Interview with Johanes Koku Nyagblordzro, Executive Chairman of CADeP
How is the Center for Africa Development and Progress involved in humanitarian and development sectors?
The Center for Africa Development and Progress (CADeP) is a nonpartisan research and educational institute dedicated to promoting a strong, just and free Africa that ensures opportunity for all.
Our Core Objectives include:
- To educate Africans on governance issues and how to exercise their franchise, as well as exploring ideas to revitalise African Constitutions.
- To provide public education, especially for young individuals on the essentials of progress and African civilization.
- To promote African entrepreneurship and business in order to sustain economic growth and development.
- To serve as a ‘Think Tank’ that offers policy proposals, talking points, events, news and weekly columns and websites dedicated to improving the lives of Africans through innovative ideas and actions.
- To hold regular conferences called “Focus on Success”.
- To train and develop leadership and personality qualities as a development pathway to true economic, social, political and spiritual progress.
- To provide advisory services to government and State institutions.
CADeP is an advocacy group for good governance practices in Africa via Ghana, and a promoter of quality education and African entrepreneurship.
How is the Center for Africa Development and Progress represented in East Africa?
CADeP has been represented in East Africa through its regular humanitarian projects in Africa. One of the policy objectives of CADeP programs is to strengthen citizens of Africa on their democratic freedoms and to deepen CADeP’s relationship with other advance democratic jurisdictions to support development in Africa. Our priority is geared towards building a strong Africa that does not promote inequality amongst member States.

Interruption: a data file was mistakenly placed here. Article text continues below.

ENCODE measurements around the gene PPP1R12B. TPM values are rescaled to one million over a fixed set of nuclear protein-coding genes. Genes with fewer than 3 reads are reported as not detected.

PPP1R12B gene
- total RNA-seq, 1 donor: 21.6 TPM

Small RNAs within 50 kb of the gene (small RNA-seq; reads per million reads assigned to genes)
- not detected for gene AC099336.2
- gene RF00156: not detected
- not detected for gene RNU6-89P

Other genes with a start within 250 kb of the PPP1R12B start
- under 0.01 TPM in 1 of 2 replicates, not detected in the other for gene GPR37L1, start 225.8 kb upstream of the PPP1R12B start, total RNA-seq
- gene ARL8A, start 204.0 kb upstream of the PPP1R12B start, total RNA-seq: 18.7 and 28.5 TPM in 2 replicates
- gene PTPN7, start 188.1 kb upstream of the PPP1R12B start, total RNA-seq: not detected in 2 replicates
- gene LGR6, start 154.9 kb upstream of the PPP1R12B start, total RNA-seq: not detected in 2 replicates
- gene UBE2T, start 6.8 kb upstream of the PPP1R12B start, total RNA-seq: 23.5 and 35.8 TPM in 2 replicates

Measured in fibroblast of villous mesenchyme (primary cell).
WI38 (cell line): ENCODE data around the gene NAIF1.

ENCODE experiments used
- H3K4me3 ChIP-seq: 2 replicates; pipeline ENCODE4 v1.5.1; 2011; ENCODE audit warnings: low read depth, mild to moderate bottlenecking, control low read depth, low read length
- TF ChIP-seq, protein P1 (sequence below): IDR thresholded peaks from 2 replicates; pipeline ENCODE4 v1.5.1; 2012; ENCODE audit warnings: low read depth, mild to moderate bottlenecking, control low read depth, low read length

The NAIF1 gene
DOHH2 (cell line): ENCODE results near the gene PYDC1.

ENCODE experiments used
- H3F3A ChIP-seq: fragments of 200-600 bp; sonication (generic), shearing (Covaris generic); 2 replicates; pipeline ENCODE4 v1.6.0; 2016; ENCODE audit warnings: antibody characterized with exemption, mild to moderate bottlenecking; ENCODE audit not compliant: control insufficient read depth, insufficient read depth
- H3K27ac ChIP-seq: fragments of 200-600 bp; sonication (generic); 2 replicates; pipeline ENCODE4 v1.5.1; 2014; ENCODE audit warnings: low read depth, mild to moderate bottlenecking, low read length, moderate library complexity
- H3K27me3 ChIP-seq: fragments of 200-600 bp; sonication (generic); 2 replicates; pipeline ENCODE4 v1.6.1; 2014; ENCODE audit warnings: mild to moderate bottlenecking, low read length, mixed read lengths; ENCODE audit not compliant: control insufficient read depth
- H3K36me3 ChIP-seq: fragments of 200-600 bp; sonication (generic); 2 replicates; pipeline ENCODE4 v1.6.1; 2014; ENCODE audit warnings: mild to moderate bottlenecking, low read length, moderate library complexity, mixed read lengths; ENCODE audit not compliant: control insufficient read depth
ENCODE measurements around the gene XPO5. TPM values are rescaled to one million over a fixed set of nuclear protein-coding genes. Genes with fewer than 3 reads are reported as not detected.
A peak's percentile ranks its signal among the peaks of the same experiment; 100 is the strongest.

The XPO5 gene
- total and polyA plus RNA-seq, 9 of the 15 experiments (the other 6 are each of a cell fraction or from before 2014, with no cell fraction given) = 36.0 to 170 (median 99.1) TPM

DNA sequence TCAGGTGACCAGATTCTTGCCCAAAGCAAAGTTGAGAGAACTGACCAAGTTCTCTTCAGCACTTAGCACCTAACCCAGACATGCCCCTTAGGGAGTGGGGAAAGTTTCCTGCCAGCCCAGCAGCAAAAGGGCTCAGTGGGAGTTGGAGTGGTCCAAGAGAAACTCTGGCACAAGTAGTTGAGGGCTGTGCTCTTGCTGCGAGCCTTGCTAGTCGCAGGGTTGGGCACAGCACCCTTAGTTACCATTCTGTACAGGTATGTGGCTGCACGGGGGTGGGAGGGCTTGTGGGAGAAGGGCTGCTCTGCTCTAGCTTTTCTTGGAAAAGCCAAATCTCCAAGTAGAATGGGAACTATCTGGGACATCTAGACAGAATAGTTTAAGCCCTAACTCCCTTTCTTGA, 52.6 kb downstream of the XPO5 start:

Although the organisation is based in West Africa (precisely, in Ghana), our representation in East Africa came from our mode of operation (modus operandi) that is being extended to developing Africa and achieving progress.
What are the key initiatives being implemented in the region?
Our key initiative in the region is to empower the African people to become self-sufficient in all endeavours. We seek to instill sensitisation programmes in the region where needed most to help them understand and appreciate the importance of attaining self-sufficiency.
What does your role as Executive Chairman entail?
As the Executive Chairman, I am responsible for spearheading the affairs of CADeP. I have direct oversight responsibility of the operations of the organisation and am responsible for ensuring smooth transitions between the day-to-day activities of the organisation.
As the Executive Chairman, I direct CADeP – an advocacy group for good governance practices in Ghana and Africa, and a promoter of quality education and African innovation. I have been engaging stakeholders in an attempt to improve the quality of education within the firm. I believe that well-educated people would eventually embrace the tenets of good governance and practice the same.
What projects are you involved in?
Through CADeP, I am a known campaigner for peaceful and transparent elections in Ghana. CADeP was a key participant in civil society activities in advocating for a transparent election process in 2008, 2012 and 2016 in Ghana, during which political party representatives, supporters and CSO representatives were brought together to discuss peace during and in the aftermath of the elections. Speakers with diverse backgrounds in politics, governance, and security were selected as the key speakers.
I have also been engaging in philanthropic activities, especially in the education sector. CADeP has distributed free school materials (books and assorted items) to selected schools in poverty endemic areas in Ghana.
What are your main priorities for 2017/2018?
Within 2017, and beyond, CADeP shall be committed to the following prioritised objectives: